Budget  $150,000.00
Category  Education, General/Other Adult Education
Population Served Immigrant, Newcomers, Refugees At-Risk Populations Unemployed, Underemployed, Dislocated
Program Short-Term Success 

In fy 2014, we supported 19 literacy programs located in Boston, Cambridge, Somerville, and Watertown. Classes include basic literacy, math, GED/Pre-GED, and computer classes; and services include childcare and personal and career counseling. Collectively these programs educated 1,254 adults. Set forth below is a chart of the progress made by students in classes supported by First Literacy:


•             697 adults made measurable education progress

•             672 demonstrated improved computer skills

•             30 obtained their GED or high school diploma

•             54 entered skills training programs

•             15 entered college

•             69 upgraded their employment

•             185 entered employment

•             188 began to help child(ren)with homework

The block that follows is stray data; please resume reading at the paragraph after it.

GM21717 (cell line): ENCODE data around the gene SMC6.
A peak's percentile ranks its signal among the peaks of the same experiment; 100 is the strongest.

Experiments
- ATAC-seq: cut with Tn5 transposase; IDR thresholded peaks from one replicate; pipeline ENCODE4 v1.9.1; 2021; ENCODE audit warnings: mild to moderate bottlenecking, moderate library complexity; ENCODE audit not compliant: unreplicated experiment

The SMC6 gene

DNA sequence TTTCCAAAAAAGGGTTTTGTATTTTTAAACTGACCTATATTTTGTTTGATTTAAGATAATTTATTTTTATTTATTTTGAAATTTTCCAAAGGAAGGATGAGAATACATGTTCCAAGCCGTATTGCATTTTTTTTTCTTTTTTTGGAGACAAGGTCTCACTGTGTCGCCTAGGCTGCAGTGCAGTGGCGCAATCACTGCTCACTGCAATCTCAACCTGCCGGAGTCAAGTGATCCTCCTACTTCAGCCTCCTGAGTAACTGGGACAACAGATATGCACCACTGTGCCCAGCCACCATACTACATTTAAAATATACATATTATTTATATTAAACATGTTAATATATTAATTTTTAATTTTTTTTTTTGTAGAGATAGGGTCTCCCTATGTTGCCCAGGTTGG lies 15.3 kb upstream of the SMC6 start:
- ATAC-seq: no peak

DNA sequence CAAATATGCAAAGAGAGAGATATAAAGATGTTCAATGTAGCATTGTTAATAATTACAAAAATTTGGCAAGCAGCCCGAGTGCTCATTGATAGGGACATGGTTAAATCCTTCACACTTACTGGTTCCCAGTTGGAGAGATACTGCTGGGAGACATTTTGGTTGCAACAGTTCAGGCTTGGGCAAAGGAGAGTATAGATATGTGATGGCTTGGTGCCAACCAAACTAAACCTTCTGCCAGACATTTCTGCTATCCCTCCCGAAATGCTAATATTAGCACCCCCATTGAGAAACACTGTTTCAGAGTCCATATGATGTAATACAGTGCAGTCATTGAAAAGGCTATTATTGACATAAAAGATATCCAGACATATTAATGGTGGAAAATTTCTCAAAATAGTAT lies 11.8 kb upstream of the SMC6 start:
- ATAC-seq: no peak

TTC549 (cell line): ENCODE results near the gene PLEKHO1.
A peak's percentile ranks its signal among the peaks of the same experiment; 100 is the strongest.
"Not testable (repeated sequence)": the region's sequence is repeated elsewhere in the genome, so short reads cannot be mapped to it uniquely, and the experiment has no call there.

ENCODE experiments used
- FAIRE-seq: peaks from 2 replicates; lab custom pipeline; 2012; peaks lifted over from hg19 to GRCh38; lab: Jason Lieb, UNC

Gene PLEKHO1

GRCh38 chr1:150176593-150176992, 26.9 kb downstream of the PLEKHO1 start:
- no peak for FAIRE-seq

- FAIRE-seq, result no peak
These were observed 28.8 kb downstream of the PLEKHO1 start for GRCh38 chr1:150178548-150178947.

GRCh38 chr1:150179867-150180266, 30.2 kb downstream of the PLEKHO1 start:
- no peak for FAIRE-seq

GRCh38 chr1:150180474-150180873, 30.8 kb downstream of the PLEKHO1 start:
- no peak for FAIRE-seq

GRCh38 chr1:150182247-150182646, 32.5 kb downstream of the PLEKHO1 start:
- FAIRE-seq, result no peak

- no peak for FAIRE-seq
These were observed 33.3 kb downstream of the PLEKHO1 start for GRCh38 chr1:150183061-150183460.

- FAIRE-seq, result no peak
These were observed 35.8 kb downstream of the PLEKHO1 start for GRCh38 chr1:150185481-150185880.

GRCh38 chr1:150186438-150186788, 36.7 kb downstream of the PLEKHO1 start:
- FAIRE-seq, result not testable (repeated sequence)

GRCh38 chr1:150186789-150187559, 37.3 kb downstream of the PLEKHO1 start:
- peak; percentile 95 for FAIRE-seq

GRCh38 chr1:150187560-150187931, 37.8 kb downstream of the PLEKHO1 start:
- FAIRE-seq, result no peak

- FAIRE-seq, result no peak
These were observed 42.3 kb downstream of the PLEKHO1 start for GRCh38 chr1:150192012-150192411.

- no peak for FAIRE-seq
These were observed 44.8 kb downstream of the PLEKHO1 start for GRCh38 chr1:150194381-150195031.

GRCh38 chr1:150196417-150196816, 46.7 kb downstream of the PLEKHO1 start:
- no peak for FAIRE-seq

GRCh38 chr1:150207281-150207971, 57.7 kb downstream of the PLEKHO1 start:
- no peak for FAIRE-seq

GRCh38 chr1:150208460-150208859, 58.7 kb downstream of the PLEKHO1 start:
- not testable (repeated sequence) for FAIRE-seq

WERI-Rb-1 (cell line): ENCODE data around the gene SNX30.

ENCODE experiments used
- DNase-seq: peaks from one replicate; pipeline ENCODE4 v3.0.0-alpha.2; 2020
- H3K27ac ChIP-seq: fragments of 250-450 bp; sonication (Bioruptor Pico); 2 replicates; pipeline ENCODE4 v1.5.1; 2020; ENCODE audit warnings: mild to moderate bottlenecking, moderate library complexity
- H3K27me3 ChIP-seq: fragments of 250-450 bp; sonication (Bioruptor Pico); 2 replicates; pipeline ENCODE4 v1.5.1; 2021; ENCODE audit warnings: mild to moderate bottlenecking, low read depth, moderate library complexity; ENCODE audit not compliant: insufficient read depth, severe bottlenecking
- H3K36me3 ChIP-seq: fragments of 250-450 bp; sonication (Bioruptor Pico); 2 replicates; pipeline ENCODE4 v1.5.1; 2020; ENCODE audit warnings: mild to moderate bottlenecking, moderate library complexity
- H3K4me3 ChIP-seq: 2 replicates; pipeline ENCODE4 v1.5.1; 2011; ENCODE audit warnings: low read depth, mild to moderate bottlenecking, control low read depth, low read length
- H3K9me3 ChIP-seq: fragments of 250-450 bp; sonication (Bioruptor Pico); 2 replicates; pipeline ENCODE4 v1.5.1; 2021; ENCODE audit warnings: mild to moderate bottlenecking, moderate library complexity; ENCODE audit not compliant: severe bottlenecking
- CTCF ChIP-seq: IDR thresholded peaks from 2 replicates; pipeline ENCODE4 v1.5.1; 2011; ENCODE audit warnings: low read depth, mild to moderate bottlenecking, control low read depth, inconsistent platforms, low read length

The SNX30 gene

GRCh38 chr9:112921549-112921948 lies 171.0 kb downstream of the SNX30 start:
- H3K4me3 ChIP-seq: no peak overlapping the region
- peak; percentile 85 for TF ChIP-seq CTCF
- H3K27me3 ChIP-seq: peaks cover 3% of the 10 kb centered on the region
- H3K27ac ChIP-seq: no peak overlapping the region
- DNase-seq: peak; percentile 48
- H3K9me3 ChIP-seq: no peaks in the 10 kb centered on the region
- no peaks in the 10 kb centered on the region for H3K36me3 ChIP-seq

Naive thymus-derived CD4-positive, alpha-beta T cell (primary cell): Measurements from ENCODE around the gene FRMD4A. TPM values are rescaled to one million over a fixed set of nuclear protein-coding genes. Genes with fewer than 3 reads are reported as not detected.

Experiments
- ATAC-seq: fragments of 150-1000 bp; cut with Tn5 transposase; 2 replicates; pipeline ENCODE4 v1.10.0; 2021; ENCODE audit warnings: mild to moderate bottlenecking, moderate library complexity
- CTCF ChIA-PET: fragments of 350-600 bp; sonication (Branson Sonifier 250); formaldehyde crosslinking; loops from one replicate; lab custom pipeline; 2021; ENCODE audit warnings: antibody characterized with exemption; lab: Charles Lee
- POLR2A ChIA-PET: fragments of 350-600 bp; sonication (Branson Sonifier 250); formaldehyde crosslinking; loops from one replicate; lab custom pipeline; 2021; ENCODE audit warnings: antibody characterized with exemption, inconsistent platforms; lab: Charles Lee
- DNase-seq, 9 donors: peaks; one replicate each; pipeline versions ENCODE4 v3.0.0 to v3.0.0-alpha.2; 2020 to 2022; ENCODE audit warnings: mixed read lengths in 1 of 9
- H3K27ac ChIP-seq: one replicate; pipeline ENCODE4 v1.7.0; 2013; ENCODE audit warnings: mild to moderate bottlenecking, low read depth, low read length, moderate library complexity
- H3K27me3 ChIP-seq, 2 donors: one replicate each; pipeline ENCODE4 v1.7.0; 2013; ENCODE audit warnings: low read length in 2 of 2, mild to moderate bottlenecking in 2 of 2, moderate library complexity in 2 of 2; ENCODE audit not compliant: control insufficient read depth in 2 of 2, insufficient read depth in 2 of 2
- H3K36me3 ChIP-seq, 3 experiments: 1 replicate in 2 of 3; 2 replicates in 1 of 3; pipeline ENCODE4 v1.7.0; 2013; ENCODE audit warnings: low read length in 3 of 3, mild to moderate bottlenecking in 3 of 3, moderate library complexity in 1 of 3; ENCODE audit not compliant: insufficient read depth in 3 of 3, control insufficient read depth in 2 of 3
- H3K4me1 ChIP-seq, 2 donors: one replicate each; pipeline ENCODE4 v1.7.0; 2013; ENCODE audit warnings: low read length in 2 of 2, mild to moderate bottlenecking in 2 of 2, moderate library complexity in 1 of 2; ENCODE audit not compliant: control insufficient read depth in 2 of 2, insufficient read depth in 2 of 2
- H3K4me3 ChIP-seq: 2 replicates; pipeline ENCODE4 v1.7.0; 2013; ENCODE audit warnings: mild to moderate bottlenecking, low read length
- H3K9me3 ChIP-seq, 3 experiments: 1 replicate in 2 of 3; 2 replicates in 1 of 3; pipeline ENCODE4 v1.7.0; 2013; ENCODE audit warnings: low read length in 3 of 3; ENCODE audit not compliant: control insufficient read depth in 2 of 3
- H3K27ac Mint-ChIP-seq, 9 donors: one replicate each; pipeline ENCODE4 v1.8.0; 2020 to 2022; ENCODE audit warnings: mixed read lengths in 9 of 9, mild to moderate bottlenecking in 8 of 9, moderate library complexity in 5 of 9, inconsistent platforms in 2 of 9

•             169 increased participation in child(ren)'s school

 

Program Long-Term Success 

Ultimate long-term success would be adequate public funding for all ABE programs thus ensuring that adults would be able to get the education they need in order to be productive residents of Greater Boston.

Because that has not happened in 26 years, First Literacy long-term successes include:

  • Enabling over 42,000 adults to achieve their educational goals and take the next steps toward further education and/or jobs with a future;
  • Helping two emerging programs move from informal tutoring to providing classes taught by trained teachers;